Punishing the Non-Guilty

February 7, 2006 at 6:35pm By: Mr. Wilson Posted in 625 Elm Street

Punishing individuals for crimes they did not commit is ridiculous, right? Not according to the City of Lincoln, which is pondering doing just that with a new littering ordinance. Lincolnites ought to be just as fired up over this threat to their rights as they were fired up over the threat to their property during the infamous Samurai Sam’s vs. John Q. Hammonds hotel battle last year.

The proposed ordinance deals with illegally posted handbills and fliers related to upcoming events. It would punish not only the persons responsible for posting the fliers, but also the owner of the establishment at which the event will occur. That means if Jammin’ Joe Smith litters while advertising his upcoming concert at Knickerbockers, both he and Knickerbockers are punished, even if Knickerbockers had nothing to do with the crime.

At first blush it’s easy to have sympathy with the City on this one. The litter created by illegal fliers is an eyesore, it lowers property values, and so on. It’s nearly impossible to catch the deed-doers in the act, so they go unpunished. But we have to punish somebody, right? Wrong. A society that punishes the innocent merely for punishment’s sake is a brutal, uncivil, and unconscionable society. If we accept “guilt by association” alone as sufficient grounds for taking punitive action, none of us is safe from prosecution for a host of crimes.

Let’s address this problem in a sane, ethical way, rather than taking the lazy way out. There are plenty of creative solutions available to us that don’t require criminalizing the innocent.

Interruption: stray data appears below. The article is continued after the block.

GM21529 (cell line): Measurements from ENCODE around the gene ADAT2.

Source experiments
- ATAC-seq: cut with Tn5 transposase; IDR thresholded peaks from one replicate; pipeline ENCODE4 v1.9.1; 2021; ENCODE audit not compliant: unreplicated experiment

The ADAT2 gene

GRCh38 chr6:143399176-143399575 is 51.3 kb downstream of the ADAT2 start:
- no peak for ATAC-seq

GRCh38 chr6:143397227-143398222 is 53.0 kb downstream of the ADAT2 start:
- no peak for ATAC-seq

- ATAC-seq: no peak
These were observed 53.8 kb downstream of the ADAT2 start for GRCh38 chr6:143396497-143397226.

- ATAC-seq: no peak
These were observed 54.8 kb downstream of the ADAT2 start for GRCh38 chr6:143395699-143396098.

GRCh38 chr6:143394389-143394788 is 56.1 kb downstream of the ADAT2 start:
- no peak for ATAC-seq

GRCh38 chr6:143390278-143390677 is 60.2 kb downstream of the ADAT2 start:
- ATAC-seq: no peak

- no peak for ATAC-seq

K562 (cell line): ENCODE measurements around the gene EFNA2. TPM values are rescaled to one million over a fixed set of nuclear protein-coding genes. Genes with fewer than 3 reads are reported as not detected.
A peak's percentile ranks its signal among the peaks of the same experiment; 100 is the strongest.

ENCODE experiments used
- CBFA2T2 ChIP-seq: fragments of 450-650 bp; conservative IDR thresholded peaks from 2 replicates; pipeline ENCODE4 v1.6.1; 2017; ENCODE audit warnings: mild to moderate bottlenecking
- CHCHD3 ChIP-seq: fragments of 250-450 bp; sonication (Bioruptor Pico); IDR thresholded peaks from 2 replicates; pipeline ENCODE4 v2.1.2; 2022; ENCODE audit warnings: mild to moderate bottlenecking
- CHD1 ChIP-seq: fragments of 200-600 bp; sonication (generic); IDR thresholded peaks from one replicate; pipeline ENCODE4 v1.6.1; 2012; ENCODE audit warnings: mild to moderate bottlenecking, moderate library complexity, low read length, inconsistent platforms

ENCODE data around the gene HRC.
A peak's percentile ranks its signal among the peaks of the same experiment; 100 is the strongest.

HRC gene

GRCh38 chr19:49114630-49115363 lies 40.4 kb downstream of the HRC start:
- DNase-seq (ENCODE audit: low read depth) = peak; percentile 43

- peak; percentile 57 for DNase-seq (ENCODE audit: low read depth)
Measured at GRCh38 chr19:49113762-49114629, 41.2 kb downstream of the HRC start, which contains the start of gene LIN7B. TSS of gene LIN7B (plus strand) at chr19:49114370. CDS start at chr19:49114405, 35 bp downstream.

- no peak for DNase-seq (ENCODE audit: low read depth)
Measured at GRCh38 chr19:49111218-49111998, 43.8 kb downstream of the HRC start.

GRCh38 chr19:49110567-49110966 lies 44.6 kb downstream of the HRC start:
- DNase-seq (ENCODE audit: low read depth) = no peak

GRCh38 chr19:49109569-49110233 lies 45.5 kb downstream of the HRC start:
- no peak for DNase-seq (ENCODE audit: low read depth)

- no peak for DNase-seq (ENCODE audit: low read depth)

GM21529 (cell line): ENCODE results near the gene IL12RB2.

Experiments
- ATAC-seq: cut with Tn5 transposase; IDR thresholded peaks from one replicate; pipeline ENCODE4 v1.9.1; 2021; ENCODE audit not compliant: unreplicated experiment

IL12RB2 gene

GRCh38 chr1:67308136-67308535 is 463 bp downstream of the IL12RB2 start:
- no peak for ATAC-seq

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The Comments

MIchael February 7, 2006 at 8:28pm

According the the Lincoln Municipal Code, we’re already responsible for the actions of others: property owners are required to keep their premises free of litter, regardless of who put it there, and can be punished by a fine up to $100 and/or up to six months in jail if found to be in violation.

I’m not sure about the equation of illegally posted flyers and handbills with litter, but I think you raise an interesting question. Is there a sane and ethical way to encourage owners to keep their property clean if this kind of law is not sane or ethical?

Mr. Wilson February 7, 2006 at 10:21pm

I see where you’re going with this, Michael, but be aware that, if you’ll pardon my use of an overused saying, you’re mixing apples and oranges.

The ordinance you refer to isn’t punishing a property owner for the act of littering. Rather, he is being punished for the unkempt state of his property. In addition, a violation of the ordinance you cite would typically require a threesome of quality, quantity, and duration violations. In any event, in the logic of the ordinance it’s not somebody else’s act the property owner is being punished for, but his own. (Or rather, his inaction.)